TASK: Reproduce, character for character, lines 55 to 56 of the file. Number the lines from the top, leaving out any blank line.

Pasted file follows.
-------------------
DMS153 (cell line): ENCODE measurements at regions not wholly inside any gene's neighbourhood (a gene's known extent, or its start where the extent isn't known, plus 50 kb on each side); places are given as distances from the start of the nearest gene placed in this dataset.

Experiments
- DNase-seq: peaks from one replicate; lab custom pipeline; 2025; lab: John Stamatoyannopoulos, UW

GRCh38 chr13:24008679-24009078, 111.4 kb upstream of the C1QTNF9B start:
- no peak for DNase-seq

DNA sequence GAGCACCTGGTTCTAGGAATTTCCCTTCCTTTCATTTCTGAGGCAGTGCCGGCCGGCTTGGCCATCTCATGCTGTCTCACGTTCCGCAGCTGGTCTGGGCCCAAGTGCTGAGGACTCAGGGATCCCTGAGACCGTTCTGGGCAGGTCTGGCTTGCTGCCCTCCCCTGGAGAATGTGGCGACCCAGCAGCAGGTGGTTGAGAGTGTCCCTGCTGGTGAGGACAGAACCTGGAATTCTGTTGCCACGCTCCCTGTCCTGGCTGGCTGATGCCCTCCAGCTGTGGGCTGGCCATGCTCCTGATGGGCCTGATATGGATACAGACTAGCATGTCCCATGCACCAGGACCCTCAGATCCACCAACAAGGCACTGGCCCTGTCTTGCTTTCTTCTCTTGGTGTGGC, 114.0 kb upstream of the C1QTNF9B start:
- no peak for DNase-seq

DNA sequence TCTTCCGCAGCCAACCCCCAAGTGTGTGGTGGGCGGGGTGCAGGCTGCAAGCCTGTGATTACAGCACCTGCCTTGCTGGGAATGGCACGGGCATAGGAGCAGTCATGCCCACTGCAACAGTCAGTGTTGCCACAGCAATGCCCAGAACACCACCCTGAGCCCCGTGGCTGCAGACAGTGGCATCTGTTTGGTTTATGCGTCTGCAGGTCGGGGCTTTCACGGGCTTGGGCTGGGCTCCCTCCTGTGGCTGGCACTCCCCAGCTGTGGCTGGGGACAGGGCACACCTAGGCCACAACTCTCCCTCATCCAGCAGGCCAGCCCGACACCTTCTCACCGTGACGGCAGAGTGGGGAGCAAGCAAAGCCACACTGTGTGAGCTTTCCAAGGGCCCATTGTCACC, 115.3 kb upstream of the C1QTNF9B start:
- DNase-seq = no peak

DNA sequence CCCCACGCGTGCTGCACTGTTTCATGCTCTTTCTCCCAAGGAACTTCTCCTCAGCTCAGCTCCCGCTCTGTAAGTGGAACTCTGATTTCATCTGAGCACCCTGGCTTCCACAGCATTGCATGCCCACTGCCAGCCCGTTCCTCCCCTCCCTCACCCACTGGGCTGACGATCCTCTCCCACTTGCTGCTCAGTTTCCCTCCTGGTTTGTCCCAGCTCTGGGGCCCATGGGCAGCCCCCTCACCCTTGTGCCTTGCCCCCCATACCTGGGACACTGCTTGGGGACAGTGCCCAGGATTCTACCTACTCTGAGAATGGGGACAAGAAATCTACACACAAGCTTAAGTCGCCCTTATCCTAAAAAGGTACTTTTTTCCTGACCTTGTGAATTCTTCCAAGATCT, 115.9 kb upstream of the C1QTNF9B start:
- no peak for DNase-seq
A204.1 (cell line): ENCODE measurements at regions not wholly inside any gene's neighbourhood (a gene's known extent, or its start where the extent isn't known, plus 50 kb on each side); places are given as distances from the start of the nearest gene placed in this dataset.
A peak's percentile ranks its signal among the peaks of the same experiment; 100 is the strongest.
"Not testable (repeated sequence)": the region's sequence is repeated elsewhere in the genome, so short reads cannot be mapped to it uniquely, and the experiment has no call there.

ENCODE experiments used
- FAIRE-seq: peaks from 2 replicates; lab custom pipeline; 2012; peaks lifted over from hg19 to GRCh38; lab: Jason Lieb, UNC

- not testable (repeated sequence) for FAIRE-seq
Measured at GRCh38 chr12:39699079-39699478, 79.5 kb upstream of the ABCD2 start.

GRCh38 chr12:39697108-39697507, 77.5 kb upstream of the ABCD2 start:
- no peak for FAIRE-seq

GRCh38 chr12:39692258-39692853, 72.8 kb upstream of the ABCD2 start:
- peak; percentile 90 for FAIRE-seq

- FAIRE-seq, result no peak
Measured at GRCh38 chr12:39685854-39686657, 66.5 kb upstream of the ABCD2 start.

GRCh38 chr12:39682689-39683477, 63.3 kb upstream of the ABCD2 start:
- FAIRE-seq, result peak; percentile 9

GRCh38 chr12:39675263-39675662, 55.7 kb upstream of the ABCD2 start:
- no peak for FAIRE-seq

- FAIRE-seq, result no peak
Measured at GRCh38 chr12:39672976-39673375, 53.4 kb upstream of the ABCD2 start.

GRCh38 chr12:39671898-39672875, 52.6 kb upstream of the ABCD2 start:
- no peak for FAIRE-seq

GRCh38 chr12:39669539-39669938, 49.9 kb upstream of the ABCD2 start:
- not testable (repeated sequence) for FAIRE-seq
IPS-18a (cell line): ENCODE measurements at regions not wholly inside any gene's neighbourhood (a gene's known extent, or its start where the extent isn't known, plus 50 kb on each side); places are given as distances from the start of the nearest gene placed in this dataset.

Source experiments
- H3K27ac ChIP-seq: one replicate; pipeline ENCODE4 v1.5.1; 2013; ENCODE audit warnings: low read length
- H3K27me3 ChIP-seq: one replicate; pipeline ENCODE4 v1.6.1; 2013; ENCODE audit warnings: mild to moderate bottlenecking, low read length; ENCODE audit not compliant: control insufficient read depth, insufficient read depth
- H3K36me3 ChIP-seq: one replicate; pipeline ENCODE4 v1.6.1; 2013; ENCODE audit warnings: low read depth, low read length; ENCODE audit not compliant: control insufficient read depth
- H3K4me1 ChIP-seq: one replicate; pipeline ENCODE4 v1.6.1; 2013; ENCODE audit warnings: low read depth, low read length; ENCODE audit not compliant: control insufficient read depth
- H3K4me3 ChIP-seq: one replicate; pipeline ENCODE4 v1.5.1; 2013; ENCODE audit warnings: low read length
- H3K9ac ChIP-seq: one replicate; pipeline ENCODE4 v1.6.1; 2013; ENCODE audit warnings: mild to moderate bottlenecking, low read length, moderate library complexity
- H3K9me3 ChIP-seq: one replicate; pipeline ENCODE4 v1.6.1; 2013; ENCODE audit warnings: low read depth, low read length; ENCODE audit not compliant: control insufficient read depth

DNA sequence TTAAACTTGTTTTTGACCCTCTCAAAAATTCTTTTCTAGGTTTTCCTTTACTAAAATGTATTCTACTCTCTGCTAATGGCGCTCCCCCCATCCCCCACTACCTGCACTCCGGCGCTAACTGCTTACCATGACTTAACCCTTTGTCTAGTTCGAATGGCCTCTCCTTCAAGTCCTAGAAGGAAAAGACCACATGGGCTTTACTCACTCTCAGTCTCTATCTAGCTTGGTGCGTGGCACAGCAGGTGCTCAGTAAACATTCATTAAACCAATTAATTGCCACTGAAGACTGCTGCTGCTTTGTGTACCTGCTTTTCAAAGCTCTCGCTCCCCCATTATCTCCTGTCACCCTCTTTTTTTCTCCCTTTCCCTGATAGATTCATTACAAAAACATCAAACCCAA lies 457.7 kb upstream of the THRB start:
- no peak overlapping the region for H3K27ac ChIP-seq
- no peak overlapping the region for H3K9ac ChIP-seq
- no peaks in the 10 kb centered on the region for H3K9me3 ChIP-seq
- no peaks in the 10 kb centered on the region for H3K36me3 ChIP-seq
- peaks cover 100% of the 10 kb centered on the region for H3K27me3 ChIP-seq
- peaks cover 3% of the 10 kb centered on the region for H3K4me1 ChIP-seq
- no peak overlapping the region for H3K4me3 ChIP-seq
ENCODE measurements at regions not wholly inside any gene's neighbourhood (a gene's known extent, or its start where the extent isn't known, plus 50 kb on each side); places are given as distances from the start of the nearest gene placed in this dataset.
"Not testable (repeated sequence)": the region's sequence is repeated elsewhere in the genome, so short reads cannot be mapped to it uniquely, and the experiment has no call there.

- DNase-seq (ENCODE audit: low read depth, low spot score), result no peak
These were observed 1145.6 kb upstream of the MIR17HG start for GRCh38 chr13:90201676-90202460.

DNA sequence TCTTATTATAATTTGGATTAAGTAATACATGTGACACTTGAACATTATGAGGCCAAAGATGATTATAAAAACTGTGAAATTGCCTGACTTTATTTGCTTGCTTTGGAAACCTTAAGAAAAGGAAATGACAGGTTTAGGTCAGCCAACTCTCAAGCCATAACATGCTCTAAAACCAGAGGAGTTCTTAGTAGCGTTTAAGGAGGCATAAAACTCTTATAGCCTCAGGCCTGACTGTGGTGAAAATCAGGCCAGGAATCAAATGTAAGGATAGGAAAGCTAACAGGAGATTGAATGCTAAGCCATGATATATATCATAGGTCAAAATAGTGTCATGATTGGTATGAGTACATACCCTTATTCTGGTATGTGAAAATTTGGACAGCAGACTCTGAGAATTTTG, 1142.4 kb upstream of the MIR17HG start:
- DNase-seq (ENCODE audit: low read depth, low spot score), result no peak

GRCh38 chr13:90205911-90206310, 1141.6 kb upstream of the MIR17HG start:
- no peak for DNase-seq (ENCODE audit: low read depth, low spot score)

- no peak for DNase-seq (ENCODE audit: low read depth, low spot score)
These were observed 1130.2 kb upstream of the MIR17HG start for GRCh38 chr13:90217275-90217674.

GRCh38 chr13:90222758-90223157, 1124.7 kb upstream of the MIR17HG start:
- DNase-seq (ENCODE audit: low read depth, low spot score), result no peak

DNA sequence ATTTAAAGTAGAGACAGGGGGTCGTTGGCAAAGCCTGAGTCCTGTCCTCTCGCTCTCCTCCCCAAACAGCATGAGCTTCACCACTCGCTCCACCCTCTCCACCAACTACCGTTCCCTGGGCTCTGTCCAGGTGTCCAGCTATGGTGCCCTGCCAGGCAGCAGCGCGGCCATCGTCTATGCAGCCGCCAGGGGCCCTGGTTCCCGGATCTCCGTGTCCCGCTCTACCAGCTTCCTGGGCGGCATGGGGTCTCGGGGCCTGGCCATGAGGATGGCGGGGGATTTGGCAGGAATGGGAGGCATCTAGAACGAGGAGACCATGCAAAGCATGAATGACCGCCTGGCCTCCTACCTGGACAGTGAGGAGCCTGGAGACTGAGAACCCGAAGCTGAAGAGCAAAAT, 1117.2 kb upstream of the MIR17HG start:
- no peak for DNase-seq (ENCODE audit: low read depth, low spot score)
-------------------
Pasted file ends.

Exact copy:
These were observed 1145.6 kb upstream of the MIR17HG start for GRCh38 chr13:90201676-90202460.

DNA sequence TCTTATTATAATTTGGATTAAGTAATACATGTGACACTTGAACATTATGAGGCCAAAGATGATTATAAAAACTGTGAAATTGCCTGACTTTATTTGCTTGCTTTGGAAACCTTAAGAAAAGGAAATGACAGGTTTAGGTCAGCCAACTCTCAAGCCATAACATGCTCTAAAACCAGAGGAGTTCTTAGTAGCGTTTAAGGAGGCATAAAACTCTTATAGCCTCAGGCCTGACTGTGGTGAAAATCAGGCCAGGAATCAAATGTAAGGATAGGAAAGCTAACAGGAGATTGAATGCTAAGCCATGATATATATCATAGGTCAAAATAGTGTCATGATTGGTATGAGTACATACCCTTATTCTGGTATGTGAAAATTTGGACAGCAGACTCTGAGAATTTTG, 1142.4 kb upstream of the MIR17HG start: